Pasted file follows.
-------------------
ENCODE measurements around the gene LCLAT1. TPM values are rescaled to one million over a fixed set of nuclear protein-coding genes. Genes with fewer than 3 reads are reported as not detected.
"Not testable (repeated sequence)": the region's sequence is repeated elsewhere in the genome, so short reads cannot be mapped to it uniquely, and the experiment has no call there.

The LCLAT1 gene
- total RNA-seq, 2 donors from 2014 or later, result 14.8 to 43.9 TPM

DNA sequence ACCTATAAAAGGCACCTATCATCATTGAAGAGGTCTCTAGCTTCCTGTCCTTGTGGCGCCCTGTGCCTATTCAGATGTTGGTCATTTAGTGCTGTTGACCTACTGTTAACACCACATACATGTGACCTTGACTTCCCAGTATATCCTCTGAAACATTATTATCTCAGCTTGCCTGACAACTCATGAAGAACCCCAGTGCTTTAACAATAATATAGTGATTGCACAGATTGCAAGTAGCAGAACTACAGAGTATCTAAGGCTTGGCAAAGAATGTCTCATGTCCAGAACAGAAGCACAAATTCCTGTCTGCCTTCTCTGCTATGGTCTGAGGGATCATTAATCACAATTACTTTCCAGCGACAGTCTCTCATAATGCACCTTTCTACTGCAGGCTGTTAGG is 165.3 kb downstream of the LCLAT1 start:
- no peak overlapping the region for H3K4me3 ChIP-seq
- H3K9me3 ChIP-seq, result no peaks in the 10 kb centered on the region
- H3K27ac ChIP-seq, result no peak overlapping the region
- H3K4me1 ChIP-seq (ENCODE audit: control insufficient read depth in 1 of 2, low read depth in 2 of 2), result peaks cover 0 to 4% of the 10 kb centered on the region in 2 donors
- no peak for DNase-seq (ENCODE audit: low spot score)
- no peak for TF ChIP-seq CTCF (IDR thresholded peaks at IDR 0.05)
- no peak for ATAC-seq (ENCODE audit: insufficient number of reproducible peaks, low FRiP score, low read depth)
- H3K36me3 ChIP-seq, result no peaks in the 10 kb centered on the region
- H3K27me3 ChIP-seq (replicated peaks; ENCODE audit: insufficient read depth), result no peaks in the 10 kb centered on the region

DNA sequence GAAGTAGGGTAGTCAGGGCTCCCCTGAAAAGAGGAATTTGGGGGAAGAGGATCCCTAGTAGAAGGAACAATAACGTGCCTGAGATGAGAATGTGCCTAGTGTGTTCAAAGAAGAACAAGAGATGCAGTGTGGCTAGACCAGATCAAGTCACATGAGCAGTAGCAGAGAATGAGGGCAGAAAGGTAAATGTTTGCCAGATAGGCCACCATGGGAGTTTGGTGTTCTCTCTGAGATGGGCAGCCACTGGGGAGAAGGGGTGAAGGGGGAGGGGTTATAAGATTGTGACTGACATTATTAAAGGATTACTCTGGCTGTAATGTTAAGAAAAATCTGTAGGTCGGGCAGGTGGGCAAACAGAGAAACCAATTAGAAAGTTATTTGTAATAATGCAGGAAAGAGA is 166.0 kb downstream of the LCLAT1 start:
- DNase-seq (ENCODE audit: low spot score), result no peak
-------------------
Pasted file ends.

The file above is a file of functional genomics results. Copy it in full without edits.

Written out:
ENCODE measurements around the gene LCLAT1. TPM values are rescaled to one million over a fixed set of nuclear protein-coding genes. Genes with fewer than 3 reads are reported as not detected.
"Not testable (repeated sequence)": the region's sequence is repeated elsewhere in the genome, so short reads cannot be mapped to it uniquely, and the experiment has no call there.

The LCLAT1 gene
- total RNA-seq, 2 donors from 2014 or later, result 14.8 to 43.9 TPM

DNA sequence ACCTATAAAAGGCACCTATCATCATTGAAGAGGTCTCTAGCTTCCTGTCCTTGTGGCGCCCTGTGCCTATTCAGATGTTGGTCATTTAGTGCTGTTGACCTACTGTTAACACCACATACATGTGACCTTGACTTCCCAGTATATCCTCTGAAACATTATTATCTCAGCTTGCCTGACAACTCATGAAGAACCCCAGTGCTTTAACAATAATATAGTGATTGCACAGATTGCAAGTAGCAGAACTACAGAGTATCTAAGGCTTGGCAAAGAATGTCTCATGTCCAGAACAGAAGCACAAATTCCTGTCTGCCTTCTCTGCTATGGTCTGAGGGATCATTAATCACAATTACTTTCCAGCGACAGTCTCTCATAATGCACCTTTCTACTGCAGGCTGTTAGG is 165.3 kb downstream of the LCLAT1 start:
- no peak overlapping the region for H3K4me3 ChIP-seq
- H3K9me3 ChIP-seq, result no peaks in the 10 kb centered on the region
- H3K27ac ChIP-seq, result no peak overlapping the region
- H3K4me1 ChIP-seq (ENCODE audit: control insufficient read depth in 1 of 2, low read depth in 2 of 2), result peaks cover 0 to 4% of the 10 kb centered on the region in 2 donors
- no peak for DNase-seq (ENCODE audit: low spot score)
- no peak for TF ChIP-seq CTCF (IDR thresholded peaks at IDR 0.05)
- no peak for ATAC-seq (ENCODE audit: insufficient number of reproducible peaks, low FRiP score, low read depth)
- H3K36me3 ChIP-seq, result no peaks in the 10 kb centered on the region
- H3K27me3 ChIP-seq (replicated peaks; ENCODE audit: insufficient read depth), result no peaks in the 10 kb centered on the region

DNA sequence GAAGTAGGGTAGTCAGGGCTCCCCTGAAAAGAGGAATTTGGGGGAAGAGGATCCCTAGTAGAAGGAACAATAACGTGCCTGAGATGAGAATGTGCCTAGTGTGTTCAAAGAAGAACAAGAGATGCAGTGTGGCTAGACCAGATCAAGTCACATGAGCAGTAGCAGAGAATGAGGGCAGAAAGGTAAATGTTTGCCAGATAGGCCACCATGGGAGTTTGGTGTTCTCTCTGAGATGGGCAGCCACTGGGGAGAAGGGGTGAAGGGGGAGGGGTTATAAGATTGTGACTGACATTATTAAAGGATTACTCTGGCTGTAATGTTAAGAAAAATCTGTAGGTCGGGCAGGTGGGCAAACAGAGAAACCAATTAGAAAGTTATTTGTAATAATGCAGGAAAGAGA is 166.0 kb downstream of the LCLAT1 start:
- DNase-seq (ENCODE audit: low spot score), result no peak